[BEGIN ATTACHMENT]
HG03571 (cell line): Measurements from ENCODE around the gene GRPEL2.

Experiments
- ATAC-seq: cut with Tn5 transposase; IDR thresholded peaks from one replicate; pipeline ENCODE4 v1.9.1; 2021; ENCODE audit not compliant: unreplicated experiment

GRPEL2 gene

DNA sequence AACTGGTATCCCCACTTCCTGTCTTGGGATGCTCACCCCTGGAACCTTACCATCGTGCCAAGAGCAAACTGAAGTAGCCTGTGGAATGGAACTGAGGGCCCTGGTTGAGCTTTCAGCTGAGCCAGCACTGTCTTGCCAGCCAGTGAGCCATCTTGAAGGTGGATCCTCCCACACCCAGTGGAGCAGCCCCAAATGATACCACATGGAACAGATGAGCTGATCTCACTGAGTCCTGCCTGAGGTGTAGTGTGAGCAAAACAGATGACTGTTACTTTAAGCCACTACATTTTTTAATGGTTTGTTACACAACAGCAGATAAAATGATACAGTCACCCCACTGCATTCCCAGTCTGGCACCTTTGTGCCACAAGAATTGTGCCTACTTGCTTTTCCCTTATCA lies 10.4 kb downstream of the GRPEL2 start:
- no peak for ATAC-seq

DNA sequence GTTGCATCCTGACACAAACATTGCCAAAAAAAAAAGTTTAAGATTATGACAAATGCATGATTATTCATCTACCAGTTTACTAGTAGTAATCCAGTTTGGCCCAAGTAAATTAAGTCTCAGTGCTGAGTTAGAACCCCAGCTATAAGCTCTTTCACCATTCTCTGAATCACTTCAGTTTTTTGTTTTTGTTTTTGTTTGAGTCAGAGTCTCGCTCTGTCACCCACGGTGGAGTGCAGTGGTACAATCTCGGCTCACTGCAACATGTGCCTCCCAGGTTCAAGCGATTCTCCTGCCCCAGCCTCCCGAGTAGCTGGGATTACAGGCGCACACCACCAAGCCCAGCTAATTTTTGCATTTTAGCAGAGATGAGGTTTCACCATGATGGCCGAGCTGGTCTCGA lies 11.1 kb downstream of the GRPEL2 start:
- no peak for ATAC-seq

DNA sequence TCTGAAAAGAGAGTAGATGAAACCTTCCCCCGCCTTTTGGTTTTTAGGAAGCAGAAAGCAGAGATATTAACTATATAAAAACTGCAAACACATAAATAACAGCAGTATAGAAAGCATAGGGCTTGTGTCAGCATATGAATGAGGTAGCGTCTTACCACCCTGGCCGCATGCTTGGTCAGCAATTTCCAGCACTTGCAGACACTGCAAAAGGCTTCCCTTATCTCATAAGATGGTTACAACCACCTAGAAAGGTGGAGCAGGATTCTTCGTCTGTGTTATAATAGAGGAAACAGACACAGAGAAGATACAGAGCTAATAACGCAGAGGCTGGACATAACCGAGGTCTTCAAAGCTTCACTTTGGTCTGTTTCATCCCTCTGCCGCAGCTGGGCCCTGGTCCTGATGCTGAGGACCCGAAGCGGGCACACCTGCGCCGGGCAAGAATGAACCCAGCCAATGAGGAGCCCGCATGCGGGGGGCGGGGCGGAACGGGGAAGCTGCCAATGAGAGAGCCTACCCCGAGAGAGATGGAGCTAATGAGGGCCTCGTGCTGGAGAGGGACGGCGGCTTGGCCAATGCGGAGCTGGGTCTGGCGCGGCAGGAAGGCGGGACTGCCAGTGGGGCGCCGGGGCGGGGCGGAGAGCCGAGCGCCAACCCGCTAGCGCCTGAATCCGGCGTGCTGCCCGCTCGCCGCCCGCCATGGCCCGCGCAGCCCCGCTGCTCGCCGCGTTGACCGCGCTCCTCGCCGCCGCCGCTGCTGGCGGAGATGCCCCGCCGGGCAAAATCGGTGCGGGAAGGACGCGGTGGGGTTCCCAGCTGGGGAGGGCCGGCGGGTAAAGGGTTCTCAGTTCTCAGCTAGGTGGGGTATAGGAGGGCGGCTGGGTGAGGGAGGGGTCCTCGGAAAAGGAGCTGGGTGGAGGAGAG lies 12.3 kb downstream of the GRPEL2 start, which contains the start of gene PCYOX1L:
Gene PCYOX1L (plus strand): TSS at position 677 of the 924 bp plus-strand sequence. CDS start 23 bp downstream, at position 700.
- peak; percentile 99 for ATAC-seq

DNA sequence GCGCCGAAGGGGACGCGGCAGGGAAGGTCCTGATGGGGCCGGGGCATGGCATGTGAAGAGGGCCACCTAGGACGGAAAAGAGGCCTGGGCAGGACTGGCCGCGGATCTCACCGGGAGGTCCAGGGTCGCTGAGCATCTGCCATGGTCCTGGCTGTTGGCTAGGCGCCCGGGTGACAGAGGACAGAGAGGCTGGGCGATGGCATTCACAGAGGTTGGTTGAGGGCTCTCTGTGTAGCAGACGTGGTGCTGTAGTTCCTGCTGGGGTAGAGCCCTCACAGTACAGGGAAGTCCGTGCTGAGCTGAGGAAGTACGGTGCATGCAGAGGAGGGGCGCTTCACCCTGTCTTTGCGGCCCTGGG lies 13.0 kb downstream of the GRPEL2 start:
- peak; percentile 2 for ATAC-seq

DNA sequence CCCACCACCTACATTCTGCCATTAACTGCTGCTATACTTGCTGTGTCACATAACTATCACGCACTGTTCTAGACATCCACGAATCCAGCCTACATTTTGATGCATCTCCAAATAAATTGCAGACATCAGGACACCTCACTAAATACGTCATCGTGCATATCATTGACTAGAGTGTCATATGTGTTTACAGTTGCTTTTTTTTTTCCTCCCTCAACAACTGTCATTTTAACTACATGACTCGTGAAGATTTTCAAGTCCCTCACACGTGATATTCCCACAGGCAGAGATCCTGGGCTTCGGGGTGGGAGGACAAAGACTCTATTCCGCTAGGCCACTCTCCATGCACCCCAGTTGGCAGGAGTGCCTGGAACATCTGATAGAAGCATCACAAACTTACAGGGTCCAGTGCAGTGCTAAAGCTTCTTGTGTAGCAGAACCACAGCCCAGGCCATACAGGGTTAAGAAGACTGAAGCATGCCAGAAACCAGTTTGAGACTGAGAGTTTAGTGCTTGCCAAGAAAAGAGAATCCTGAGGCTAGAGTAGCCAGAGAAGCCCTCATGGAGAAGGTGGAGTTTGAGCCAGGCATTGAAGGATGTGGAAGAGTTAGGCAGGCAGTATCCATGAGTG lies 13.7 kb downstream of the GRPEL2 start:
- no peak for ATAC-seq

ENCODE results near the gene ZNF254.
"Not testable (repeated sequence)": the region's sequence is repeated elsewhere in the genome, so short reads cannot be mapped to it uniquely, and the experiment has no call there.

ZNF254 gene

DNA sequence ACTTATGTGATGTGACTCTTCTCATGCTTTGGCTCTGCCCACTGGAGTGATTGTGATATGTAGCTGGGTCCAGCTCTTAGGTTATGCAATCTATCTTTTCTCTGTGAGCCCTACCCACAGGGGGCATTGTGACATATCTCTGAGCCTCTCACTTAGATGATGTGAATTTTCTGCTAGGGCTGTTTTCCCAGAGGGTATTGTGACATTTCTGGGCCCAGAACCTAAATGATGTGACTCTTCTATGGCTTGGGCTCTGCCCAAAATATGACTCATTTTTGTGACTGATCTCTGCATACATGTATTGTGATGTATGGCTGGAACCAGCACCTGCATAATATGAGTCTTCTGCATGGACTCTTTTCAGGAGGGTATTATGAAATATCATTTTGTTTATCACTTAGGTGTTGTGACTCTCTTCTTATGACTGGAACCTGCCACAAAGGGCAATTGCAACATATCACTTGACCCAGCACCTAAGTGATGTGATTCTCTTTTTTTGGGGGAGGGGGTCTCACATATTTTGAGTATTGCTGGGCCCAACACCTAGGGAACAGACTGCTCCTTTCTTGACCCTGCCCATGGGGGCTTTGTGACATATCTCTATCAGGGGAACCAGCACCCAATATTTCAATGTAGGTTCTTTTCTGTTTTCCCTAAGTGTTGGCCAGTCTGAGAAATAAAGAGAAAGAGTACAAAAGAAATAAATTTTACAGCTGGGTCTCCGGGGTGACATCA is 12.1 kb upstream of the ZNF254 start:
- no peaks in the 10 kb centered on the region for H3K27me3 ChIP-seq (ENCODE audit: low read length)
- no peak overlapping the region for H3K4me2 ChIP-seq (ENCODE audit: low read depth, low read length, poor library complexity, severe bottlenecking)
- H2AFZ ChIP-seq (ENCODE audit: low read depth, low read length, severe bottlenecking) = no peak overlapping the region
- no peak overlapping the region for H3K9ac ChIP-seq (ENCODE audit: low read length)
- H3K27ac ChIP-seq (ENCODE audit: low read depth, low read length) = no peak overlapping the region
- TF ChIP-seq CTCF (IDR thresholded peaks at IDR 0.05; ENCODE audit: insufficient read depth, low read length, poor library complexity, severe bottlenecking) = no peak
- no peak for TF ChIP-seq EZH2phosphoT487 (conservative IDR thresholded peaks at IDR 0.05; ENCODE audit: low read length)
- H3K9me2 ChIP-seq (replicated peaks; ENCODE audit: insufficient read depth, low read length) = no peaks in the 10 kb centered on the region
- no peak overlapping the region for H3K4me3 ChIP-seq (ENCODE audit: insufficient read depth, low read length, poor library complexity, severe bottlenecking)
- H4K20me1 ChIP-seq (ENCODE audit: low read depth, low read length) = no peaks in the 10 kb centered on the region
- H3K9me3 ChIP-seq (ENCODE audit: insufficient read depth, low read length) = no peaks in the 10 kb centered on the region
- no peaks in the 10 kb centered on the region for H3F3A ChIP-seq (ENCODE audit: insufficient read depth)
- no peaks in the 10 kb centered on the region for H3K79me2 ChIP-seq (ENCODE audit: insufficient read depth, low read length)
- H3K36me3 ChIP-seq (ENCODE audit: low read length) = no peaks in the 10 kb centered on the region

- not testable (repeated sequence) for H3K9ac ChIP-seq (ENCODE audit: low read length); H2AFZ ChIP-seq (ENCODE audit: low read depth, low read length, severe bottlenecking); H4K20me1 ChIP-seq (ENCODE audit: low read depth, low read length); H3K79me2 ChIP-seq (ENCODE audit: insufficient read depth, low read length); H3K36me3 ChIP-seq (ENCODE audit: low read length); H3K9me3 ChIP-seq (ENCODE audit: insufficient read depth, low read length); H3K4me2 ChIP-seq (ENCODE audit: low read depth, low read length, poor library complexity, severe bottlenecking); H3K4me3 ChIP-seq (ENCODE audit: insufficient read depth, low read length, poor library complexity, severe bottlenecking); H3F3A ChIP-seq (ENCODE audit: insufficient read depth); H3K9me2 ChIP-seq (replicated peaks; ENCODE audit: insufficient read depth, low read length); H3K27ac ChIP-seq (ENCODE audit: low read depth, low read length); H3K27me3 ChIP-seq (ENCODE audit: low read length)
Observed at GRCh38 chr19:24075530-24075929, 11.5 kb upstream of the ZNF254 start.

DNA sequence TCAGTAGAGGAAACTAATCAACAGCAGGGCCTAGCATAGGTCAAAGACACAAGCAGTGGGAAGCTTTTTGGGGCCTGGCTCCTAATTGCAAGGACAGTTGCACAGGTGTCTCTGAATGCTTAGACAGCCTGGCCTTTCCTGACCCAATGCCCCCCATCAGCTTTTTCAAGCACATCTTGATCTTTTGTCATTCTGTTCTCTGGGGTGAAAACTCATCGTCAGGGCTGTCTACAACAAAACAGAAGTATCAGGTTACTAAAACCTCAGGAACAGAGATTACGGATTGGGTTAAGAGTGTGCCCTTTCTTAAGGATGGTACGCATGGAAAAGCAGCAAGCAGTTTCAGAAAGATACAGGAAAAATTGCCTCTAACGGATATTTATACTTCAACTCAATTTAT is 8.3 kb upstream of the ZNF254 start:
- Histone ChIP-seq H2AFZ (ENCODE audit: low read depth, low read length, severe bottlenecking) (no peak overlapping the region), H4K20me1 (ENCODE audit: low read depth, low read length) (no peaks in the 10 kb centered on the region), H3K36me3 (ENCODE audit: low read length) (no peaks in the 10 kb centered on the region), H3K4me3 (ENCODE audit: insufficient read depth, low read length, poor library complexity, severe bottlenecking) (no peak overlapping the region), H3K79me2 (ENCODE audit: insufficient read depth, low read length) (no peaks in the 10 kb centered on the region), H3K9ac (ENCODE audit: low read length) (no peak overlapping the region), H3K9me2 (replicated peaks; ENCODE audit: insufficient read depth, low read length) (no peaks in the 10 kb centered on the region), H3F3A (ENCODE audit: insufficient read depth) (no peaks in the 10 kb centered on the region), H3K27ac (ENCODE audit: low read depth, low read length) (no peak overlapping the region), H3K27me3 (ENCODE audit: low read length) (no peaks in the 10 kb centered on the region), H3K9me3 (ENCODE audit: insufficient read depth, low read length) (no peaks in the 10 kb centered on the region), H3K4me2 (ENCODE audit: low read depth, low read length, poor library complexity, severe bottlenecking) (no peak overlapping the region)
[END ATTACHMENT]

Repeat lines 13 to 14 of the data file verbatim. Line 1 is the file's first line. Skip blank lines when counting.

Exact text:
- peak; percentile 2 for ATAC-seq

DNA sequence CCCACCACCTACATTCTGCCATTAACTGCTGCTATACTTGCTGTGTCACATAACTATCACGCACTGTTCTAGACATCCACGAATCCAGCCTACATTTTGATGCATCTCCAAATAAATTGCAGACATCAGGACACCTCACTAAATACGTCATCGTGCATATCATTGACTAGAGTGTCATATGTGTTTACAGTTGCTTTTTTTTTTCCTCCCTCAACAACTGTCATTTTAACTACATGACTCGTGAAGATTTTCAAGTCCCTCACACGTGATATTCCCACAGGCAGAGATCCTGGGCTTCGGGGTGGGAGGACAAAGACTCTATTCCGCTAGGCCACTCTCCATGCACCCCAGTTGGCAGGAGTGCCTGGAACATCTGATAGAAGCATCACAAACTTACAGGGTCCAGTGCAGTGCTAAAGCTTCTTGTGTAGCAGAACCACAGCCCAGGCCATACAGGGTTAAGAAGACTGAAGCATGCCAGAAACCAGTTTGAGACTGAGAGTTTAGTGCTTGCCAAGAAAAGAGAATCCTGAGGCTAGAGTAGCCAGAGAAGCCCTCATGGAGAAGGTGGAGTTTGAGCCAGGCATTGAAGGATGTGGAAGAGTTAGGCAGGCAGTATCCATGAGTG lies 13.7 kb downstream of the GRPEL2 start: